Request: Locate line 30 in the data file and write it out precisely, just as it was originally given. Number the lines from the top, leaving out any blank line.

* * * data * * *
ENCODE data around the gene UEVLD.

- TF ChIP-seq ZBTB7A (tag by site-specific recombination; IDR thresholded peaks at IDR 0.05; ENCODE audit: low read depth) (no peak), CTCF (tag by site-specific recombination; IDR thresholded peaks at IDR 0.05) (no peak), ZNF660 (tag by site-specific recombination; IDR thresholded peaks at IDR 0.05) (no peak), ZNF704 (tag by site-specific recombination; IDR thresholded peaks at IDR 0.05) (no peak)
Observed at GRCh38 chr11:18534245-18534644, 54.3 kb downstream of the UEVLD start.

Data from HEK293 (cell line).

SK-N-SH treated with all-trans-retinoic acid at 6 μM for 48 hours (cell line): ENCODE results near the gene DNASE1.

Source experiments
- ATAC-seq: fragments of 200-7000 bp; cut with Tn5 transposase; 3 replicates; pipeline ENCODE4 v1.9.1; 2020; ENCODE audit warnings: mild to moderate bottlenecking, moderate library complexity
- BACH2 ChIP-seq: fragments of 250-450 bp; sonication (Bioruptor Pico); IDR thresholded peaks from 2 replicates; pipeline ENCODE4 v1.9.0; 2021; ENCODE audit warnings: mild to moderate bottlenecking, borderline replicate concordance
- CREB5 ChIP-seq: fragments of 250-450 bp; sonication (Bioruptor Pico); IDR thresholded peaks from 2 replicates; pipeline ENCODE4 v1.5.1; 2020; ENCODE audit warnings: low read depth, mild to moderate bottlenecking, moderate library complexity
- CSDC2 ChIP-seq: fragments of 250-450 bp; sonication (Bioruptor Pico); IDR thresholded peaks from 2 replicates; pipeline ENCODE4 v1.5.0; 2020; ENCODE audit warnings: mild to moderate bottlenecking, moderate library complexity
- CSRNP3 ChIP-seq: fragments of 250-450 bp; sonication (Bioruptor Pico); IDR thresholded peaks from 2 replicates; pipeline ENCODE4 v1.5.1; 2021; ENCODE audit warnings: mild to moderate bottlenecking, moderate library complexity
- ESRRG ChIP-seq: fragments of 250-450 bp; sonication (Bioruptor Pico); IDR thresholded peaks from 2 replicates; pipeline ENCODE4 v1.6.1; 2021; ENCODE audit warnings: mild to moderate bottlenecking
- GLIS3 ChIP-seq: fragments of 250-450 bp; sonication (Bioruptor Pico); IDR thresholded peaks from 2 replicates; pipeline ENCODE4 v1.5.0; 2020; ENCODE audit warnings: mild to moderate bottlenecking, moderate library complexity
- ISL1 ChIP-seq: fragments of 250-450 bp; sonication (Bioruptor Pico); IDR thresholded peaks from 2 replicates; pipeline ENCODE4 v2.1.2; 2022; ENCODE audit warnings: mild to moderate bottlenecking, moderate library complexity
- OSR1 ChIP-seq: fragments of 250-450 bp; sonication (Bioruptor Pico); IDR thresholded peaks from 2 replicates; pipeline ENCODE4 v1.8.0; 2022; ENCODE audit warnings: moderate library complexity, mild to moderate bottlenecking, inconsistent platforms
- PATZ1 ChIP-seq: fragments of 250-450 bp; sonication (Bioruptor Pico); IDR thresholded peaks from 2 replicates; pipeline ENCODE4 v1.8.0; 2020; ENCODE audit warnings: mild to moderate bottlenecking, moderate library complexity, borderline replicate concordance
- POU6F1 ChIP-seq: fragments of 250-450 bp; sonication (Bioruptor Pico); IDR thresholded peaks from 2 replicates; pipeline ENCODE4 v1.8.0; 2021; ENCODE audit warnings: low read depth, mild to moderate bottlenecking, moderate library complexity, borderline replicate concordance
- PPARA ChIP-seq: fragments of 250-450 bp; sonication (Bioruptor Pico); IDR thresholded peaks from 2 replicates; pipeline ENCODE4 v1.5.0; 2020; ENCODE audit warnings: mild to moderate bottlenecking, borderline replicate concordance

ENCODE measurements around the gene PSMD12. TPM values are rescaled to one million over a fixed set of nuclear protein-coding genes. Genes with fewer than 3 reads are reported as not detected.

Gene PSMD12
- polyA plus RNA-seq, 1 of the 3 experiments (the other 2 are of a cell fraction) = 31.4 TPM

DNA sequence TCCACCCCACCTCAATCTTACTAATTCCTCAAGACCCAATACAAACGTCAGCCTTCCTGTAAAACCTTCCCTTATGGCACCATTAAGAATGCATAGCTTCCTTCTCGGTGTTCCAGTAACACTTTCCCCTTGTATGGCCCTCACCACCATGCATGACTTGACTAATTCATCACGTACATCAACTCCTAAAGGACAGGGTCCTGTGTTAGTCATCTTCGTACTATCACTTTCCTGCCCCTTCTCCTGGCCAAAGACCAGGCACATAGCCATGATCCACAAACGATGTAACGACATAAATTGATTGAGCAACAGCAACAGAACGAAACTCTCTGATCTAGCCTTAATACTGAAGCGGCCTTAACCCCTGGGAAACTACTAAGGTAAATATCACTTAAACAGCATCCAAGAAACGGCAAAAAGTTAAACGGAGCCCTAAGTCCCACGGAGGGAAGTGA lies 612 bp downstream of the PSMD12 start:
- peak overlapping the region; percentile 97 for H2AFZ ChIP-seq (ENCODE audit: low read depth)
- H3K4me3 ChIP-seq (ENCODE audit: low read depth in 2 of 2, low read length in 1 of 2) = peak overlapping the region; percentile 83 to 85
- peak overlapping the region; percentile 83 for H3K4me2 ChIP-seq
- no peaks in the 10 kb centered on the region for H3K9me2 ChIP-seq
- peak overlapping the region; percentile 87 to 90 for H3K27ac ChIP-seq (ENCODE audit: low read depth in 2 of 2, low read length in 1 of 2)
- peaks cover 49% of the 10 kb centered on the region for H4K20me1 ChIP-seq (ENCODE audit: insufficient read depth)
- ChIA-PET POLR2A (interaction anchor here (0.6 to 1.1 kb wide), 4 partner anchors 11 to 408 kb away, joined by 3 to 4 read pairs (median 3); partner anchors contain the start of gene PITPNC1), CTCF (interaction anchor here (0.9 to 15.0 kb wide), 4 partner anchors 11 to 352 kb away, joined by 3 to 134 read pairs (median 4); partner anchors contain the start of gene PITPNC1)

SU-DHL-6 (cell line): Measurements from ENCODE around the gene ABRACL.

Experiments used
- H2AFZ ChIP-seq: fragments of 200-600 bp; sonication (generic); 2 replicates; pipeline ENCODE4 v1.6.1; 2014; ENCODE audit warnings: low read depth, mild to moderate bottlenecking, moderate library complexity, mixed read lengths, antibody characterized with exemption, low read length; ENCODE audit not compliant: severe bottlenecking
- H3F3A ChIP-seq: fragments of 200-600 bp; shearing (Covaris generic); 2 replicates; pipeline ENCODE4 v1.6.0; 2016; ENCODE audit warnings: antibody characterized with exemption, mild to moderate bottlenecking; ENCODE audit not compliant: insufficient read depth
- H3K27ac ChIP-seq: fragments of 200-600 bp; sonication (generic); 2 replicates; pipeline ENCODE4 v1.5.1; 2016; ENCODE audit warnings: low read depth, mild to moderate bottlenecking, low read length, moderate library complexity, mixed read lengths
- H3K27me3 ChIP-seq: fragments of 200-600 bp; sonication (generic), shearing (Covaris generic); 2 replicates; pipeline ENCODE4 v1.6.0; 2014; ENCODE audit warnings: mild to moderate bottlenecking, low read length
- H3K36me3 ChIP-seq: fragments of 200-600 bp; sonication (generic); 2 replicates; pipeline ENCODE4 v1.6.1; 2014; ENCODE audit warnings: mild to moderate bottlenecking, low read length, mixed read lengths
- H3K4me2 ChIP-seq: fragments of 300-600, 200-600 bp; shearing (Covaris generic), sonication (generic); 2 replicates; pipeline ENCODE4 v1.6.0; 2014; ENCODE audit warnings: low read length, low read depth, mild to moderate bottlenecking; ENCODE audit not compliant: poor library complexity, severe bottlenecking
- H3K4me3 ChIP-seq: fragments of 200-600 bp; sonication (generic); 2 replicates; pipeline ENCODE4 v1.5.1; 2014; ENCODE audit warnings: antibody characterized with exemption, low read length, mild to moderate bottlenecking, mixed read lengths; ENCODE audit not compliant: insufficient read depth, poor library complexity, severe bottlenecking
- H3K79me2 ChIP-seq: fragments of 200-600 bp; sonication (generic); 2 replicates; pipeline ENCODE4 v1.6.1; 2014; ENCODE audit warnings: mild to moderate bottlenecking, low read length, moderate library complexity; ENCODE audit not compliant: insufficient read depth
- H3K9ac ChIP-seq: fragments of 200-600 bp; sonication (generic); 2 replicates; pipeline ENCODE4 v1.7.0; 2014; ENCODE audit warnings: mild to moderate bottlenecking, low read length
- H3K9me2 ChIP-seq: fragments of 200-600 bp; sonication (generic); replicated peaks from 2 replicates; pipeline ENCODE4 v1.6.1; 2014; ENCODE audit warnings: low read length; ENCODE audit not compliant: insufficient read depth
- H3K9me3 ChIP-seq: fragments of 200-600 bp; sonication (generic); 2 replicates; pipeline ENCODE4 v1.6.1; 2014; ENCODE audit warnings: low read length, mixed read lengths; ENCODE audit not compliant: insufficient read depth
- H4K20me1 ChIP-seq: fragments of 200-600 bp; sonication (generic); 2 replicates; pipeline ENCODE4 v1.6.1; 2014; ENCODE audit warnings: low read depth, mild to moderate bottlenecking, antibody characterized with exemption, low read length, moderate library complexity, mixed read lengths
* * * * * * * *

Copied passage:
SU-DHL-6 (cell line): Measurements from ENCODE around the gene ABRACL.